Flexible coaxial cable
As the name suggests, flexible coaxial cables can move and bend as per the geometry and configuration of the application. Flexible coaxial cables are familiar to anyone with home video and television equipment.
Radiating coaxial cable
The wiring of radiating cables is similar to that of hard-line cables, but they have slots cut into their shields that are tuned to the band they have to operate. You will mostly find these types of cables in areas where it is difficult to install an antenna, for example, inside elevator shafts, warships, and underground tunnels.
Rigid coaxial cable
Cables with rigid coaxial connections have two concentrically mounted copper tubes supported by PTFE supports or disk insulators at fixed intervals across their length. Note that rigid coaxial cables need standard connectors like elbows as you can’t bend them. So, you would need a flange for interconnection purposes.
Semi-rigid coaxial cable
Semi-rigid cables use a solid copper outer sheath that imparts superior shielding compared to braided cables. However, though not very flexible, the semi-rigid cables offer enhanced high-frequency performance.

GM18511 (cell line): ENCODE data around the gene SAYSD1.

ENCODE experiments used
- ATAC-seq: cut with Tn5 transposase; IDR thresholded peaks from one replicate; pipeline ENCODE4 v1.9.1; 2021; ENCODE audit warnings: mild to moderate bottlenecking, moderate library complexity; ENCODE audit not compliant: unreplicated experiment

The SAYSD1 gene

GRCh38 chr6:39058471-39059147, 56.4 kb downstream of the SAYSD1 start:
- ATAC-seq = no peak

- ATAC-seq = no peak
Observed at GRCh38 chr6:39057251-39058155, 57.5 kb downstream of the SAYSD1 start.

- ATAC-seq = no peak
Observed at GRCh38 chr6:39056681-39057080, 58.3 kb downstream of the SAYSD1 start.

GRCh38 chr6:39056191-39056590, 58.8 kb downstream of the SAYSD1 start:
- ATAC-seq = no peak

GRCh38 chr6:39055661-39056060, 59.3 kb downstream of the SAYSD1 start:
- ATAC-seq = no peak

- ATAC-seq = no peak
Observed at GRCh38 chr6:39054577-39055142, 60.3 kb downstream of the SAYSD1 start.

Twinaxial coaxial cable
Twinaxial cables have two central conductors instead of one. In addition to reducing cable loss and ground loops, twin axial cable offers enhanced protection from capacitive fields and low-frequency electromagnetic noise. They are best suited for low-frequency digital and video applications.
Triaxial coaxial cable
Triaxial coaxial cables have an additional copper braid that acts as a shield and protects the cable from electromagnetic interference from outside sources. Generally, cables with triaxial connectors offer increased bandwidth and interference rejection, improved signal-to-noise ratios, and reduced cable losses and loading compared to coaxial cables.
Coaxial cable uses
- Video: The most common use of coaxial cables is connecting VCRs to a television or other electronic devices. Both RG-59 and RG6 can transmit digital video signals.
- Television: Coaxial cables should ideally be 75 Ohms; RG6 coaxial cable is the best for domestic TV setups.
- HDTV: Coaxial assemblies with a higher gauge, like RG-11, make it capable of transferring strong HD faster. So, they are common in distributing CATV, HDTV, and CCTV signals.